Thursday, 16 December 2010

Keeping Sight of the Bigger Picture in Fightback

Rather than report on all the detailed information that was given by speakers at last night's Brent Fightback meeting, useful though it was, I would like to look at the themes that emerged.

The major theme was that the present round of cuts should be seen in historical context as a second stage in  the attempted reversal of the post-war settlement that began with Thatcherism and continued under New Labour. The current ConDem stage, using privatisation and marketisation of  the public sector, represents the dismantling of the welfare state as we know it.

Another theme is the Government's success, aided by Labour's ambivalence on the issue, of creating hegemony on the need to reduce the deficit, reduce it quickly and therefore the need for public sector cuts. All assumptions in this need to be challenged.  I called for us to make the argument that the cuts are not necessary and put forward an alternative perspective, including investment in a green economy (made more difficult by the cut in the Green Bank announced this week), rather than just react to each new cut as it comes along. Jamie Ritchie, from Brent Law Centre, put it eloquently when he said that he thought that the basis for making the cuts will be revealed as 'as big a lie' as that which justified the war on Iraq and one that used the same kind of methods.

This hegemony was revealed when the meeting debated the role of the Labour council. Phil O'Reilly of Unison after outlining the extent of council cuts  said she wanted to work with Labour councillors, but later admitted that the Council sometimes made this quite hard. George Fraser of the GMB stated unequivocally that the cuts were going to happen and that his role was to make sure that, in terms of the workforce, they were implemented fairly and the way to do this was to work with the Council. Speakers from the floor challenged this and called for a much more forceful stand against cuts by Labour councillors and, following the election of a swathe of Labour councils across London, for them to stand together to resist the cuts. The GLC's resistance to Thatcher under Ken Livingstone was cited as a good example and it was suggested that a 'Plan of Minimum Resistance' on the main issues should be drawn up.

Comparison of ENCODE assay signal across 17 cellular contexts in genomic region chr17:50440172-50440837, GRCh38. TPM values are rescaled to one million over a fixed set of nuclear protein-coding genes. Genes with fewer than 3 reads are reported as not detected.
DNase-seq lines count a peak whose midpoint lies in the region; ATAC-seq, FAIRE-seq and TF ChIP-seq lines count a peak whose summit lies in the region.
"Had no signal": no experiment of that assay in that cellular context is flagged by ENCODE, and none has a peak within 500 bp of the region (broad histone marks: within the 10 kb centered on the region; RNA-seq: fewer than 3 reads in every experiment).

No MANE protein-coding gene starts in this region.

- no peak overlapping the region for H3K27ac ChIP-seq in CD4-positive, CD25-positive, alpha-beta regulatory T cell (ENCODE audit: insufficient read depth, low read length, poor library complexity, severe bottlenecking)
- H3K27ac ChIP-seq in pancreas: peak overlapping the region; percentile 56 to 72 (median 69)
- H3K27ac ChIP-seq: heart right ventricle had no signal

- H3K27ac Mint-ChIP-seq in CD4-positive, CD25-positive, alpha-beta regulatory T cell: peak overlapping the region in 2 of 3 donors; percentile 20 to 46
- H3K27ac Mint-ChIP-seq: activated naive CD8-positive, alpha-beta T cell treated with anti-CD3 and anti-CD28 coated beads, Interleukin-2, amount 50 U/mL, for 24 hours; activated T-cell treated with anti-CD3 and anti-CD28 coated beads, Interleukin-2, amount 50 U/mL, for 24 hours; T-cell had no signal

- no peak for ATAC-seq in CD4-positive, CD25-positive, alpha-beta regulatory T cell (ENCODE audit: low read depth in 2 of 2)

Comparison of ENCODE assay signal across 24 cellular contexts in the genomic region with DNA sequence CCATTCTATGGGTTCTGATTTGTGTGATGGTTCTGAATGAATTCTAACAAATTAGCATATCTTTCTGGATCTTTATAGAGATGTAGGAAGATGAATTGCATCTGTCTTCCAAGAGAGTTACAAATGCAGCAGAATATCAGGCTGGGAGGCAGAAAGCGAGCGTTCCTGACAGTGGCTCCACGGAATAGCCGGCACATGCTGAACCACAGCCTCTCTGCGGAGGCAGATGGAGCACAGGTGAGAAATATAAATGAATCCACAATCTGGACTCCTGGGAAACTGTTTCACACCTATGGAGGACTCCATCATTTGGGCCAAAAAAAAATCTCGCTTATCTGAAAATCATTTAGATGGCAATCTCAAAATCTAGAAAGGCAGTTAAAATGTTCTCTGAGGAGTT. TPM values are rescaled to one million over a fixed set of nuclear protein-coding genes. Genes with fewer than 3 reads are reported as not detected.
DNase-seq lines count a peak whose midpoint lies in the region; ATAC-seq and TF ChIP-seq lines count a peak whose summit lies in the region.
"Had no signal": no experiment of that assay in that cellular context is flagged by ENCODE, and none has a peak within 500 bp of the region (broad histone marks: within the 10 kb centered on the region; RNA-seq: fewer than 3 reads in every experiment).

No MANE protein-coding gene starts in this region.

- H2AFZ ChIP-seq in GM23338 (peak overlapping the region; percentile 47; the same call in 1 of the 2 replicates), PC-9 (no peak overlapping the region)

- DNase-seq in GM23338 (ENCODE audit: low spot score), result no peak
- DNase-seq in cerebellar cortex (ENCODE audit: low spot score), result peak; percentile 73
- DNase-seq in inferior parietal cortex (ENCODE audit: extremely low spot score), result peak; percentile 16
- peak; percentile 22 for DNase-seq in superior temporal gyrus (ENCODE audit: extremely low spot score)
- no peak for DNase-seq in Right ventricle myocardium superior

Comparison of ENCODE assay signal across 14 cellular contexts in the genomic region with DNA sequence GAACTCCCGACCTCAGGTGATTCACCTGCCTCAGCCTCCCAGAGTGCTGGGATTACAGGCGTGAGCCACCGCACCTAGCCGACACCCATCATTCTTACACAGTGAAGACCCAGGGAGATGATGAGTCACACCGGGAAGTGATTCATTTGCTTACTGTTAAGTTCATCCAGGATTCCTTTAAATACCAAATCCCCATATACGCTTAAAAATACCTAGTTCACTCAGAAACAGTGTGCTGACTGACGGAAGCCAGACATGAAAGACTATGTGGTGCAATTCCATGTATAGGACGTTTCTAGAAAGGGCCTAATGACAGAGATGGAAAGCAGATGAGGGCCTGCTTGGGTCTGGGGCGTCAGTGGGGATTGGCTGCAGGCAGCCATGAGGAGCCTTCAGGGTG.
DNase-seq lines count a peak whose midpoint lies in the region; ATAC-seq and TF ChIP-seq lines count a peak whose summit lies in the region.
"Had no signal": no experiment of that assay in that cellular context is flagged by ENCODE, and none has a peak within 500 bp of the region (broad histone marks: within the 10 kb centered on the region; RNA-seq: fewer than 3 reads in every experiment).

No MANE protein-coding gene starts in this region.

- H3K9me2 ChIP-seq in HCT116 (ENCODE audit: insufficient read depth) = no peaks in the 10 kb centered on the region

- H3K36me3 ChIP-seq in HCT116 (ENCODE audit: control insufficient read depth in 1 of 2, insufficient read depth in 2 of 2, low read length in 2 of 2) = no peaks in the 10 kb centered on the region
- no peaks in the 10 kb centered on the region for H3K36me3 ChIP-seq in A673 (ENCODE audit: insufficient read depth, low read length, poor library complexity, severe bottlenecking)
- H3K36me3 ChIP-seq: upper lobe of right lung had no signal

Cllr Janice Long (Labour), after admitting that Brent Labour was 'not what it once was', pointed out that the Council needed to cuts £98m over the next four years and that if they didn't do so they would be removed from office. If people concentrated on fighting the Council they might win that battle but they would lose the war. She pleaded, "Fight with the Council against the Government. It's a war - fight the war: not the battle."

Many speakers praised the young people who have taken part in recent demonstrations for their militancy and their inventiveness. Unfortunately young people were not well represented at the meeting with the majority present over 60 and male. The movement will really take off when the social network organised young people and the more traditionally organised over 60s are joined by the parents of young families who will be hit by unemployment, housing benefit cuts, Surestart centres closing and education cuts amongst many others. Involving them in the movement is our next big challenge.

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